A junior from Darlington, South Carolina, Michael Rice is an outstanding contributor to our community engagement programs while holding multiple leadership roles in The Citadel's Corps of Cadets, maintaining Dean's List grades, and serving in the United States Army Reserve. Michael is a Criminal Justice major with a minor in African American History, and applies his curricular, co-curricular, and personal experiences toward exceptional service to high risk youth in Title I elementary and middle schools.
Michael's commitment to serving high-risk youth is informed by his own experiences, and recalls the support family, school, and community members offered throughout his own difficult high school years. Michael and his sister are the first of their family to attend college. They pursued higher education despite the stress and disruption of losing their mother when Michael was sixteen. Just as he was encouraged to overcome obstacles and reach his potential, he extends himself daily to encourage nearby African American students living in poverty to pursue their dreams.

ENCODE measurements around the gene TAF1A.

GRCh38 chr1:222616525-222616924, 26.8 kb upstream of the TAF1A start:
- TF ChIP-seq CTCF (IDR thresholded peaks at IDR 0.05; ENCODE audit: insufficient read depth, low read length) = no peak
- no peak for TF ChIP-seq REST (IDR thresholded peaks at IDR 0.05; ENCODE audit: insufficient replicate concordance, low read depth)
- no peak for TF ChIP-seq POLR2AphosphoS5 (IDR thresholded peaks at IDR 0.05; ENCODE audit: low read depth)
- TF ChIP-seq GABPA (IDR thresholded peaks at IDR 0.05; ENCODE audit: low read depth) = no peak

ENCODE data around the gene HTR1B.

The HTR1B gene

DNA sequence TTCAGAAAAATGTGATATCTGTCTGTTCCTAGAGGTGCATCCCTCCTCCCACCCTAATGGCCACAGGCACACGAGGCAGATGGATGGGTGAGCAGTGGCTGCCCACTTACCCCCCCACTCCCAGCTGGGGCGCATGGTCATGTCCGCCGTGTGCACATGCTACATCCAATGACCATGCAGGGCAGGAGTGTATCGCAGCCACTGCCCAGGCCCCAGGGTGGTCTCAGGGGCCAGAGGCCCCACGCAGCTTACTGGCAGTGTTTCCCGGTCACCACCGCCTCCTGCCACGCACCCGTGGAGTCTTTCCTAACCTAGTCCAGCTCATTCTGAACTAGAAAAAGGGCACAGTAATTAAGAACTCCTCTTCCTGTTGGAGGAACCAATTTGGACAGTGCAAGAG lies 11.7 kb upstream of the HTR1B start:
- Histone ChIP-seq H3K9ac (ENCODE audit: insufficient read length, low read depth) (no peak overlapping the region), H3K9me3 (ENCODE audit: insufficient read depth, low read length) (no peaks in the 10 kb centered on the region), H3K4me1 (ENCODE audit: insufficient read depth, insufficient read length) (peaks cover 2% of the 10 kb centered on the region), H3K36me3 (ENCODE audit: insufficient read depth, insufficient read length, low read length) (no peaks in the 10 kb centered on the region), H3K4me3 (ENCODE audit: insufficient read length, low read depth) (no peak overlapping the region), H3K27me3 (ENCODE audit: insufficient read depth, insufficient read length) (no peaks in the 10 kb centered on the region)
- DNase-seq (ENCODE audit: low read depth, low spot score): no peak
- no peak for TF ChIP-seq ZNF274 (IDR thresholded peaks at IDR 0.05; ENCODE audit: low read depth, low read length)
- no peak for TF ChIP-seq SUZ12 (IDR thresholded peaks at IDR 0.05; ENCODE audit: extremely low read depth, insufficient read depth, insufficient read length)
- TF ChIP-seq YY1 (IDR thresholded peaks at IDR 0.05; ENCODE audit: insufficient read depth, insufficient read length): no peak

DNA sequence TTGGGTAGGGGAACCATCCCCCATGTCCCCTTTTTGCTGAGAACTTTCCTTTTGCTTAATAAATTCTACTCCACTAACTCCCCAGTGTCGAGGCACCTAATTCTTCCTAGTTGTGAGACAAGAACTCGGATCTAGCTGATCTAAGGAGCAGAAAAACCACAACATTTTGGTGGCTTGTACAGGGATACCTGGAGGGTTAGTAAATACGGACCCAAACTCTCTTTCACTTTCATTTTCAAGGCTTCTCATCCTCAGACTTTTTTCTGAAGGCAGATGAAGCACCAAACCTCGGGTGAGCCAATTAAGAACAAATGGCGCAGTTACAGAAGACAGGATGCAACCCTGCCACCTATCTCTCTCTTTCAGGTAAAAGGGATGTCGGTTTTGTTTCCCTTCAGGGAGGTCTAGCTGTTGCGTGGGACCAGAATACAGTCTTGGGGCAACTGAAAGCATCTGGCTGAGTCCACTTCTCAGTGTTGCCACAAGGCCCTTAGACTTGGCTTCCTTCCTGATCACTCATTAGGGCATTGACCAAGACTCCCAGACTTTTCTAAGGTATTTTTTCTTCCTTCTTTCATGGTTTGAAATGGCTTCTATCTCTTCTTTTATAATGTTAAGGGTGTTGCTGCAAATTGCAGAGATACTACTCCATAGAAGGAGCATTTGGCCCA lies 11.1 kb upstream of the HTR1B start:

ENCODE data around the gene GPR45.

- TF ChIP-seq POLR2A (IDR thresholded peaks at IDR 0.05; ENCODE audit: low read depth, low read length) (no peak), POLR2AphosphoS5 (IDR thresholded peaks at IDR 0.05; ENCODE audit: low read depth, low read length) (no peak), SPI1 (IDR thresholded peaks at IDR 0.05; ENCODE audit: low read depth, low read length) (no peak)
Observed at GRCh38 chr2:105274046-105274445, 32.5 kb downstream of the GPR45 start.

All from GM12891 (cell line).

To raise a child into a good young adult, it takes more than parental effort. Raising a child "takes a village" filled with family, friends, teachers, ministers, and mentors. In my youth, I noticed how fortunate I was to live in a double parent household, which is not a common occurrence today. After tragically losing my mother at the age of 16, I quickly learned how it felt to be lost, confused, and deprived of a special part of life. This was the worst experience I have ever had. However, many children go their whole lives without a parent. Beyond that, many are deprived of other things that are crucial to success. Children need all kinds of support to be successful in a world that is becoming increasingly unforgiving. I faced some adversity through losing a parent, but many others face more adversity than I can ever imagine. Sometimes a child needs a helping hand, a tutor, or an inspiring motivator. I try to be a role model and encourage other college students to do the same, so that more children will believe in themselves and strive to be the best person they can, regardless of the situation they are in.